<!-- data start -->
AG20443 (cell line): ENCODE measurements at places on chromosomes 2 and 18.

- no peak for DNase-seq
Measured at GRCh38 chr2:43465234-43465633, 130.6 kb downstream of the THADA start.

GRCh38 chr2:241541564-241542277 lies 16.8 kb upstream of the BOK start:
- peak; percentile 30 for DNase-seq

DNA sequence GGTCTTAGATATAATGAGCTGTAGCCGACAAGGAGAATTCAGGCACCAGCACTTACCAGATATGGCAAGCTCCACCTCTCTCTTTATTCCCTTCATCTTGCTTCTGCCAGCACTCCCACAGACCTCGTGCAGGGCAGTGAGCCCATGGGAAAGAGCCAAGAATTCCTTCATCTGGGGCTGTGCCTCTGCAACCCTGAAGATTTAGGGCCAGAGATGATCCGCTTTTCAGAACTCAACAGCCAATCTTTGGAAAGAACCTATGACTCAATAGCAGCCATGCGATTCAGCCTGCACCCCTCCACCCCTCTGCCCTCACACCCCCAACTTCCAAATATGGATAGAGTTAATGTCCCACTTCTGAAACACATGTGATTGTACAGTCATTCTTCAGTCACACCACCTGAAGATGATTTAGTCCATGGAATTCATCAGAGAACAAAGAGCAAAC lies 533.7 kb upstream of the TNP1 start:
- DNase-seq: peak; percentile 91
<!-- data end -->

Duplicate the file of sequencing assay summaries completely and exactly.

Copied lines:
AG20443 (cell line): ENCODE measurements at places on chromosomes 2 and 18.

- no peak for DNase-seq
Measured at GRCh38 chr2:43465234-43465633, 130.6 kb downstream of the THADA start.

GRCh38 chr2:241541564-241542277 lies 16.8 kb upstream of the BOK start:
- peak; percentile 30 for DNase-seq

DNA sequence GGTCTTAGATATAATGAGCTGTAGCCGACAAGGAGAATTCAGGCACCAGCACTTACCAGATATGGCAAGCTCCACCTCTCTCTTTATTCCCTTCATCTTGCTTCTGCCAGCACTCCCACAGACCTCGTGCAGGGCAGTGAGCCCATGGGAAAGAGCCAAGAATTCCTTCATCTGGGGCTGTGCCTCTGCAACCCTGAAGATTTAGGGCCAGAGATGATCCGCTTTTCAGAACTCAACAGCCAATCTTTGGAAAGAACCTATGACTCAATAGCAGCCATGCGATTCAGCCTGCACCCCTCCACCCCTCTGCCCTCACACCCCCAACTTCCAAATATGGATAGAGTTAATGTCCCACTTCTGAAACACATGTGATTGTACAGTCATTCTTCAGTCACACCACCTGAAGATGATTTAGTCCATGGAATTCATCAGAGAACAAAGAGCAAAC lies 533.7 kb upstream of the TNP1 start:
- DNase-seq: peak; percentile 91